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- Otto Posterman
- Posts: 3483
- Joined: Fri Dec 04, 2009 3:27 am
Apollo 17 at Shorty Crater
In December of 1972, Apollo 17
astronauts Eugene Cernan and Harrison Schmitt spent about 75 hours on the Moon
in the Taurus-Littrow
valley, while colleague Ronald Evans orbited overhead. [url=http://www.hq.nasa.gov/office/pao/History/alsj/a17/images17.html#21009" >This sharp image was taken by Cernan as he and Schmitt roamed the of rock and soil samples, more than was returned from any of the other lunar <a href="https://www.nasa.gov/mission_pages/apollo/revisited/index.html]landing sites[/url]. Forty five years later, Cernan and Schmitt are still the last
to walk on the Moon
- :---[===] *
- Posts: 2440
- Joined: Sun Apr 22, 2007 12:07 am
Nice... but I prefer the long panorama shot...
Thanks for taking me back there to those glory days!
- Posts: 1338
- Joined: Mon Aug 29, 2005 12:46 am
- Location: Auburn, Washington, USA
The days when men of vision were voted in......long gone
- Posts: 76
- Joined: Tue Mar 26, 2013 10:18 pm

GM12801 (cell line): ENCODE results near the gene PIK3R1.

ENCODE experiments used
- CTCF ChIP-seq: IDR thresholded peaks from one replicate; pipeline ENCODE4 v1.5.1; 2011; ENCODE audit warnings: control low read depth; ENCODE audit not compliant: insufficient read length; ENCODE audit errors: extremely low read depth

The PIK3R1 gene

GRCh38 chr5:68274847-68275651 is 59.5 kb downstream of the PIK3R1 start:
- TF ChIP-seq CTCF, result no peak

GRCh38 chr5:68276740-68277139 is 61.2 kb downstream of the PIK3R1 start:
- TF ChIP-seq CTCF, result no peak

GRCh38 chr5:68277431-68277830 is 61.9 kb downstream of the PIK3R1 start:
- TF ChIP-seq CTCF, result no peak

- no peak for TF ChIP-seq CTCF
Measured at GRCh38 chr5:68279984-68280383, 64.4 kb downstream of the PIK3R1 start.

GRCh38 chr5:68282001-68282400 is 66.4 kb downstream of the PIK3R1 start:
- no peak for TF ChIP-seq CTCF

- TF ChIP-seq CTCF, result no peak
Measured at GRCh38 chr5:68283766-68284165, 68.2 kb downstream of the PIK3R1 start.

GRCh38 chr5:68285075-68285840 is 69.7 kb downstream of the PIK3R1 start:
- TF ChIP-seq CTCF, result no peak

Apollo 12 splashed down in the Pacific on this day in 1969.
- Vacationer at Tralfamadore
- Posts: 15811
- Joined: Mon Jan 21, 2008 1:57 pm
- Location: Alexandria, Virginia
<<Shorty is a feature on Earth's Moon, a likely volcanic crater in the Taurus-Littrow valley. Astronauts Eugene Cernan and Harrison Schmitt visited it in 1972, on the Apollo 17 mission. It is the location of the famous "orange soil". It is about 110 meters in diameter. The crater was named after the character "Shorty" in Richard Brautigan's "Trout Fishing in America", as well as to honor the genre of the short story with particular reference to J. D. Salinger.
"Shorty Crater is about 14 m deep. Based on our investigations at the site and later examination of photographs, the impact that formed it penetrated, in order, regolith on the avalanche deposit, the avalanche deposit, regolith on a basalt flow, a basalt flow overlying and protecting the orange and black glass layers, the orange and black glass layers, regolith on a second basalt flow, and, finally, the upper portion of that second flow. Orange and black glass clods and basalt boulders are spread throughout the ejecta blanket surrounding Shorty.
— Apollo 17 Lunar Module Pilot Harrison Schmitt as quoted by LROC>>